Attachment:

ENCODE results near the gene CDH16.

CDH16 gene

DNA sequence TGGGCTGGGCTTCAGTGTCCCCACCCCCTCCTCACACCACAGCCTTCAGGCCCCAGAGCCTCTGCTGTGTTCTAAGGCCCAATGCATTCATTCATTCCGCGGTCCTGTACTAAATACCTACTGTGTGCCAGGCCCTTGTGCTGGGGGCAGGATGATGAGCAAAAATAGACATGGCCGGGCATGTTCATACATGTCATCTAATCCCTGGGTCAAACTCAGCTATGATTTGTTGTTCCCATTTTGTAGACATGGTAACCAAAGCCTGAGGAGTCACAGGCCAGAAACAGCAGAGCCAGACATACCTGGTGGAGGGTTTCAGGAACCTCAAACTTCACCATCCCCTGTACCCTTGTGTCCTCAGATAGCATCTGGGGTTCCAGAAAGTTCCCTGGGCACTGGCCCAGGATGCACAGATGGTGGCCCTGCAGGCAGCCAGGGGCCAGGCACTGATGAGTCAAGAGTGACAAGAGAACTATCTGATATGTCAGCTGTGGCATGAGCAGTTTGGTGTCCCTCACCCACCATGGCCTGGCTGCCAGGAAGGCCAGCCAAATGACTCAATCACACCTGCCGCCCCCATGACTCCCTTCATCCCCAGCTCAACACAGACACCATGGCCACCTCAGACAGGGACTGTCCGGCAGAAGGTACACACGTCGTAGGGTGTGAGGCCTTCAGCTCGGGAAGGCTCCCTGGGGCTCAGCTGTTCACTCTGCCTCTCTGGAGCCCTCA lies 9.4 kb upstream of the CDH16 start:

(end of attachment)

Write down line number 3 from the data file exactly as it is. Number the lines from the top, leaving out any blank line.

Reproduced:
DNA sequence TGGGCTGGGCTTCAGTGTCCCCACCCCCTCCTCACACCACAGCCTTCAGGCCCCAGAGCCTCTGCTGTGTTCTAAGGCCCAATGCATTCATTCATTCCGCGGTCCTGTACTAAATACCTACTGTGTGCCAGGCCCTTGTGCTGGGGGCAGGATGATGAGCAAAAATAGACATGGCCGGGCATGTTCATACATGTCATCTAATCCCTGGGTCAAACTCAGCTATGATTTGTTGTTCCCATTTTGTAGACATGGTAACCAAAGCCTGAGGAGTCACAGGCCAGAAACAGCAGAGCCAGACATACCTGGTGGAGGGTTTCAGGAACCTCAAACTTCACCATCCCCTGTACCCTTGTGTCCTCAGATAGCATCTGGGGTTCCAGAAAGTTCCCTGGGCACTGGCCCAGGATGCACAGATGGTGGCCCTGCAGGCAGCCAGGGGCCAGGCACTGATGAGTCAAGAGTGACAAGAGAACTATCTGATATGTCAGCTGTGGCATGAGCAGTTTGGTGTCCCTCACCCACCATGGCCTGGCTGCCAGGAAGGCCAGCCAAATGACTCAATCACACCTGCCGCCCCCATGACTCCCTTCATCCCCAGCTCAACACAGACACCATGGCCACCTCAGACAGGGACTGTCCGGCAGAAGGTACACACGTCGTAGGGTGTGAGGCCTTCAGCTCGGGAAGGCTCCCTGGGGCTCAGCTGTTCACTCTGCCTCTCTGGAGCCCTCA lies 9.4 kb upstream of the CDH16 start: